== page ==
Different cultures portray the Holy Family in contexts that are familiar to them, too. Many people are familiar with the olive wood nativity scenes, carved by Palestinian Christians and imported all over the world today. But I’ve also seen a Kenyan nativity set with animals native to the Kenya bush. And a Peruvian nativity with everyone dressed in traditional Peruvian garb. And—to me—the familiar Advent calendars with the northern European features.

One more recent Christmas carol comes from the mid 20th century. The words by Wihla Hutson evoke the differences in how children all over the world see the baby Jesus. “Lily white,” “bronzed and brown,” “almond-eyed,” “dark as they.” The Baby Jesus, Emmanuel, God with us. He was born into this world to identify with us. And we can identify with Him, just as much.

This Advent period is a period of waiting for the coming of the Baby in Bethlehem. However we may see Him, however the Holy Family is presented in our culture or setting or church tradition, we are to wait with eagerness. With quiet and prayer. With expectation in our hearts. And in one of my favorite ways, with music to assist us in this waiting time.

Let’s pray. Dear God, Gracious Lord, this Advent waiting time is a time of expectation, but it’s also a time of preparation. Help me to prepare my heart to receive You. Forgive me for closing the door on others who don’t see You in the same way as I see You. Forgive me for being so narrow-minded and thoughtless. Thank You that You came into this world for everyone. For each child, for each adult, for each senior. Help me to look on those who are different from me with Your eyes. Emmanuel, God with us, all of us. Thank You, Jesus.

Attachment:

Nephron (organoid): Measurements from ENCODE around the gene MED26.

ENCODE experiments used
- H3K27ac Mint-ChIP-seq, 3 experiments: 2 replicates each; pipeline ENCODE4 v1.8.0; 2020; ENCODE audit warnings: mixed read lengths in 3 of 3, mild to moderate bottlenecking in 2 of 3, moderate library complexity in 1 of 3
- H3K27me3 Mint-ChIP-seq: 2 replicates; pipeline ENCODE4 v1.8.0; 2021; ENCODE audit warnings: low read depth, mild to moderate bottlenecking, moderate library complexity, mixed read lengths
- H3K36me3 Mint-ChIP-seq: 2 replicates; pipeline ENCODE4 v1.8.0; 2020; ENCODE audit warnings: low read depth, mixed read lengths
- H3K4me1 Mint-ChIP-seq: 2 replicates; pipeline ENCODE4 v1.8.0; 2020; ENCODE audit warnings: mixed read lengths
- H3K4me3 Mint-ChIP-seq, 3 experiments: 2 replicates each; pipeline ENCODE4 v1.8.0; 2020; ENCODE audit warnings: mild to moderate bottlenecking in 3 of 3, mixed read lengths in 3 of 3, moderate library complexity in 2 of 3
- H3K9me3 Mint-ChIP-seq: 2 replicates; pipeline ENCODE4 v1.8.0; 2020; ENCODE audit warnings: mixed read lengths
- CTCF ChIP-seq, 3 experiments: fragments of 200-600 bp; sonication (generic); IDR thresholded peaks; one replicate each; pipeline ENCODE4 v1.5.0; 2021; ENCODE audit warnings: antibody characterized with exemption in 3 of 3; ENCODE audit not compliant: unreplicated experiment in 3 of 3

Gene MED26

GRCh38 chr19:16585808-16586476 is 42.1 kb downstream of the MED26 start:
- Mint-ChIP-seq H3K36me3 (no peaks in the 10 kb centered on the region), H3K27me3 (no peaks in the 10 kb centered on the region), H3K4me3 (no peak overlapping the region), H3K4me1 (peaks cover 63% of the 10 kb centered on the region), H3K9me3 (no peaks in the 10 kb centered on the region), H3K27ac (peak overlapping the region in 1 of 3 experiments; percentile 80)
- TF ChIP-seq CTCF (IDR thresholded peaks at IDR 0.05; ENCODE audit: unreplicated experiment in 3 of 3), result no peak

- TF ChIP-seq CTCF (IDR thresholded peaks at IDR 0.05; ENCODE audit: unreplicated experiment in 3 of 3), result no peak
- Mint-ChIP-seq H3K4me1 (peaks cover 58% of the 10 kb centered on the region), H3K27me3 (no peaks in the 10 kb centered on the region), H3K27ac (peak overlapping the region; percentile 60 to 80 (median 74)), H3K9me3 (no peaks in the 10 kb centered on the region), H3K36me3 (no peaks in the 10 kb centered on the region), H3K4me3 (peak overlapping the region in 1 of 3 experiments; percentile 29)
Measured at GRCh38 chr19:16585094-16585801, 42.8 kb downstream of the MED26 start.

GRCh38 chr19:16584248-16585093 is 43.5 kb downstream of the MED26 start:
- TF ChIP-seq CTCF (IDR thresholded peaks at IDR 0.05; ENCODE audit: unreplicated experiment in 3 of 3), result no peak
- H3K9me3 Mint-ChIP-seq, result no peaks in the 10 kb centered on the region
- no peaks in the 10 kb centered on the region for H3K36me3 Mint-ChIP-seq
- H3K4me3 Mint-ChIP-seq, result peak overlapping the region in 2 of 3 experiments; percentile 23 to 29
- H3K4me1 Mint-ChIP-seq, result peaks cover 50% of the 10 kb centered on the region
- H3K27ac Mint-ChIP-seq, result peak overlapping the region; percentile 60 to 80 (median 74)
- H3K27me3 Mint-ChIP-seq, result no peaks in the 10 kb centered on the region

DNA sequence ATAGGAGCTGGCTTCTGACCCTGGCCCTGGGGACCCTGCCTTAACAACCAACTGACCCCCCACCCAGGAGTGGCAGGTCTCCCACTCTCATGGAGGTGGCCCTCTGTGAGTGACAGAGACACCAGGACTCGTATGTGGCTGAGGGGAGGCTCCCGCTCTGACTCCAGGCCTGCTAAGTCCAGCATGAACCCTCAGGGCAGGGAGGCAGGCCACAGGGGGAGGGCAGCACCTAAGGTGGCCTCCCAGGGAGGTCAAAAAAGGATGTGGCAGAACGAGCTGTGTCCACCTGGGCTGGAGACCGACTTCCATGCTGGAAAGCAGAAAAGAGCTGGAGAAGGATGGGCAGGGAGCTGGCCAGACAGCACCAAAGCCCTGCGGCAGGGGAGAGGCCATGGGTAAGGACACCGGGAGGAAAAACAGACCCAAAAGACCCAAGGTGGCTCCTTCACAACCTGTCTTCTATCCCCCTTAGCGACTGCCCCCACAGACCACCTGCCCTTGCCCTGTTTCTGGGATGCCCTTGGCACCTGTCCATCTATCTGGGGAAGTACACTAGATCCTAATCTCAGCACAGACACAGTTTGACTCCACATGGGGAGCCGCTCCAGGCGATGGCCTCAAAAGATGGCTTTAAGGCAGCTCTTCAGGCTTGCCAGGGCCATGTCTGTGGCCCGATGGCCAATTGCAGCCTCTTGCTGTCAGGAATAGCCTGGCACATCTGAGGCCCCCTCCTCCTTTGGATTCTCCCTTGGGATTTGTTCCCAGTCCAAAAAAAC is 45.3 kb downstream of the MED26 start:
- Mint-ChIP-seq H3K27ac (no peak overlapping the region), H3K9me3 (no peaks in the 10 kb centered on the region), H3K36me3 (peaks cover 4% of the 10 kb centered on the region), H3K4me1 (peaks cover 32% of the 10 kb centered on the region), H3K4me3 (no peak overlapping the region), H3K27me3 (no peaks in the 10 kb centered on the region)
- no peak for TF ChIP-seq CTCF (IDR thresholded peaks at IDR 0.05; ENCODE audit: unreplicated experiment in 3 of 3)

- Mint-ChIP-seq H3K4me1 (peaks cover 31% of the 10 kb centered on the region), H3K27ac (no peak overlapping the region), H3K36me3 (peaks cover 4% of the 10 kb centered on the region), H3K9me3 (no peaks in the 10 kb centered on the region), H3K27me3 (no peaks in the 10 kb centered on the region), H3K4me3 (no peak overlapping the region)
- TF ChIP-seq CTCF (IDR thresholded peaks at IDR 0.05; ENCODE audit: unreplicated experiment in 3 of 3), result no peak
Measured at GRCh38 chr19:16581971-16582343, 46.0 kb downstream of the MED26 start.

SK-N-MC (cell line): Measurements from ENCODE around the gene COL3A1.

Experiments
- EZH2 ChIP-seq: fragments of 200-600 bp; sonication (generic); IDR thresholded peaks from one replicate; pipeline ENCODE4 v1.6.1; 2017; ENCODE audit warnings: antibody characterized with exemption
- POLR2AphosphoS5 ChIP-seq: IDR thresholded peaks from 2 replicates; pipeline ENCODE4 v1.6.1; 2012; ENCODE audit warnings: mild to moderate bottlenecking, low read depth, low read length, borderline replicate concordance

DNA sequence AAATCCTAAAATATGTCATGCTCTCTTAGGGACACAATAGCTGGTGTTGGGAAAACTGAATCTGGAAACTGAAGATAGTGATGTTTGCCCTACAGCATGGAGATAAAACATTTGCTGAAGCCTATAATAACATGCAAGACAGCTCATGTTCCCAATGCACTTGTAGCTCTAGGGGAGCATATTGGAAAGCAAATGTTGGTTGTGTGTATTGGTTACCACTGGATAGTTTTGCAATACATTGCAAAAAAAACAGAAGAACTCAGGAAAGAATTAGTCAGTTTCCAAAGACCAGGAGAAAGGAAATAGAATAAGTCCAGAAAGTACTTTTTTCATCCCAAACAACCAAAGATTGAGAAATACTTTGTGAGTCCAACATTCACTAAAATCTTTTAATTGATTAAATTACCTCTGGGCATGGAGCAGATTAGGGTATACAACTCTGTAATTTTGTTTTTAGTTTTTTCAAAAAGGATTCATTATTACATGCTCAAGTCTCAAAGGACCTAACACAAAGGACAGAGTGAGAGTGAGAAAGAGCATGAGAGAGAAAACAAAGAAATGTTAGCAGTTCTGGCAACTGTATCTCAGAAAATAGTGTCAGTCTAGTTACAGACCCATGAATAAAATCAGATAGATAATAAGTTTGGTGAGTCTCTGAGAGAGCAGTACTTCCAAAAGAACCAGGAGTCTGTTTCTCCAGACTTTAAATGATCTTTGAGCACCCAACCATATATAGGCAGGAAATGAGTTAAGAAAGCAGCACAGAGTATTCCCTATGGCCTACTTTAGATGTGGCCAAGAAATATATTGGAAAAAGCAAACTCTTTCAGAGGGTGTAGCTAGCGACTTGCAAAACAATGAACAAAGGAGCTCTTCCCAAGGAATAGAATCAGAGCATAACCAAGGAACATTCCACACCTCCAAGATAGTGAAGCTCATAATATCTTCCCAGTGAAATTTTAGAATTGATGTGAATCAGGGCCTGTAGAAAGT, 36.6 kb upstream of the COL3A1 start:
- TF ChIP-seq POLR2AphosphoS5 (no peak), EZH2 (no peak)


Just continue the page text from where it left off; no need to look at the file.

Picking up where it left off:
“Tomorrow can take care of itself.”

matterofprayer blog post for Wednesday, November 6, 2013

Hi, God. It’s me, again.

I am back considering one of the Gospels, again. I am so intrigued by portions of the Sermon on the Mount. Seriously, Lord, parts of it seem like such common sense! Especially this part. The end of Matthew chapter 6, verses 31 through 34.

God, why on earth do I keep on borrowing trouble? I know, I know. You tell me, in no uncertain terms, not to focus on tomorrow. And I am not to become preoccupied with yesterday, either. It’s like that acquaintance of mine who told me the other day, “It’s like my grandma said: ‘we can look back at yesterday, but don’t stare.’” Lord, ain’t it the truth?

If I get caught up in yesterday, or preoccupied with what might happen tomorrow, I can miss out on today! One day at a time living! Isn’t that what You suggest? Each day has concerns enough of its own. My marching orders from You could not be clearer, from the last verse of this passage. Live one day at a time: today. I want to believe Your promises, where You said You’d never leave me nor forsake me. I do, God! I do believe.

Thanks for the confirmation. Live one day at a time. That’s sufficient. You’ll take care of the rest. And you’ll take care of me, too.

Let’s pray. Dear God, sometimes I really get afraid. Or anxious. Or angry. Or a little bit of all of them. God, sometimes I feel like I’m near the end of my rope, or like my short fuse is burnt almost all the way to the end. Thank You for these very clear words from Matthew, God. You instruct me not to worry. Don’t borrow trouble! Thanks for these straight-forward ideas. Help me remember them. Daily. Even hourly. When I need You most. Thanks again. Amen.